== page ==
Black shaming is a tactic used to disparage the character and credibility of Black people when they are targeted by others. The duplicitous nature of Black shaming is clear to most people of color. However, some members of the white privileged elite find difficulty in believing that racist and prejudicial actions still exit. These are the same people who deny white privilege, undermine affirmative action, and insist that we “move on” from slavery.
These are the folks who simply cannot be reasoned with. Despite mountains of evidence that undoubtedly prove that Black bodies perish under elaborate institutionalized schemes, Black shamers constantly accuse Black people for own misfortune. Granted, we do live in a more “progressive” society in which opportunities and programs flourish for Black benefit. However, Black shamers stigmatize these programs as atrocious examples of reverse racism.
The ignorant belief in reverse racism is particularly troubling; for it highlights misunderstanding about what racism actually is. Racism is a power dynamic, in which the group holding the most socioeconomic power wields it to oppress a “lesser” group based on race, ethnicity, and culture. The lesser group simply does not have ample resources to adequately and systematically balance out the lopsided relationship. Hence, they cannot exert “racism” against their oppressors. Instead, they can combat racism by leveling the playing field.
Every time “reverse racism” is thrown around and used to Black shame, it inadvertently lessens the reality and depth of actual racism. It’s a red herring in a global conversation about racial justice.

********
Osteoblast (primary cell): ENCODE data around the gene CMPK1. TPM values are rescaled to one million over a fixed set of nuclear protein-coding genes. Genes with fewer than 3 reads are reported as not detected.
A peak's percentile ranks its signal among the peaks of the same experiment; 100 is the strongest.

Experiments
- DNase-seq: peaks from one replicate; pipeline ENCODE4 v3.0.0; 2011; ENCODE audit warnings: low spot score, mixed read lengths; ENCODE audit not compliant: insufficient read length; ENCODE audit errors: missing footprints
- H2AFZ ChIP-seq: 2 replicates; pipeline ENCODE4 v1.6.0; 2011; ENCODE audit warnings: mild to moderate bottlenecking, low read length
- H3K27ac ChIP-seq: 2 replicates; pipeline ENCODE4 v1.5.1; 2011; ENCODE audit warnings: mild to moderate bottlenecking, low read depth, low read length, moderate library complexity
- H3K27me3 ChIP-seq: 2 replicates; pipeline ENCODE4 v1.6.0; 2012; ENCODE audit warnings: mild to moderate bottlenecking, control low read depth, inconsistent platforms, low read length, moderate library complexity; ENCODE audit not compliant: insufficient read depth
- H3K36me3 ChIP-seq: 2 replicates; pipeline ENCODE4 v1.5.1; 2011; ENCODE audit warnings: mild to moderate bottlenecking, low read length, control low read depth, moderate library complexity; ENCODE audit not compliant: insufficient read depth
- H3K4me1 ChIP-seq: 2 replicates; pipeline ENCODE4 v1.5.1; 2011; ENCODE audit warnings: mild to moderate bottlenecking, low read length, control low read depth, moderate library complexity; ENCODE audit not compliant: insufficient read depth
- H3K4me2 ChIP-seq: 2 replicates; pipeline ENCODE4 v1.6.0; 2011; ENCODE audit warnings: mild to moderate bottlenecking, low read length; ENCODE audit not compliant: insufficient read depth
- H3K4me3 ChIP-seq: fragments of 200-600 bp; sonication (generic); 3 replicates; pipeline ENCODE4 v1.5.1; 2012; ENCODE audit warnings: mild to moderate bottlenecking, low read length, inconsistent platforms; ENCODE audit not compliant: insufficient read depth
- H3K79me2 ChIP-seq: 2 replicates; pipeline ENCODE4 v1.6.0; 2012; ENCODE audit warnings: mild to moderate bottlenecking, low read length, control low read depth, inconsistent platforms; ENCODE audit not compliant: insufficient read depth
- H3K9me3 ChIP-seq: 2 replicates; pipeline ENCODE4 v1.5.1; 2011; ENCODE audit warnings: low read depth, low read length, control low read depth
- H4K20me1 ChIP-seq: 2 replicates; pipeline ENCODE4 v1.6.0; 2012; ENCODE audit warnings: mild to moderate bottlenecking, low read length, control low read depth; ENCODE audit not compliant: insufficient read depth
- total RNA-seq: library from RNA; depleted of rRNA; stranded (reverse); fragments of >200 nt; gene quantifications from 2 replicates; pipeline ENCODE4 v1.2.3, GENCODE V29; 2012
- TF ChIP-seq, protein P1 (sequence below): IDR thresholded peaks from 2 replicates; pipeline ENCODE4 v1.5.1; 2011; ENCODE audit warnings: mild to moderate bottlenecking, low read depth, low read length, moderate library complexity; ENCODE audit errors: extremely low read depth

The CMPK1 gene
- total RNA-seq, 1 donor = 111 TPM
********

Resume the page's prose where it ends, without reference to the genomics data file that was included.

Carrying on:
Black shaming is thorough and persistent. It rears it’s ugly head whenever a racial conversation happens. Trayvon Martin is the most harrowing example. The slain 17-year-old was put on trial. Unable to defend himself, he was disparaged by media outlets and the conglomerate criminal justice system. The preventable incident in which George Zimmerman killed him was, essentially, off the record. Instead, pictures surfaced of Martin wearing grills. His history of delinquency was brought to light. He was no longer a victim. He was a misguided Black youth who had it coming.
The Black shaming tactic is so obvious in its duplicity. And yet, it’s an effective tool used to sully racist and prejudicial incidents in which Black people receive the lower hand. Black shaming is especially used in incidents of police brutality. The victim is not a victim. He is a belligerent criminal. A thug. A dreg of society that’s merely being weeded out.
In response to this troubling video in which police applied a prohibited chokehold to restrain Ronald Johns (22). All this after the young Johns allegedly hopped a turnstile.
The Black shame has been swift.
This is a never ending saga. Black people continue to suffer from institutionalized racism. And because it’s so intricately hidden, woven in between and around laws and regulations, and muddled by propaganda, it’s easy to make Black people not only targets, but perpetrators of their own targeting.
This is Black shaming.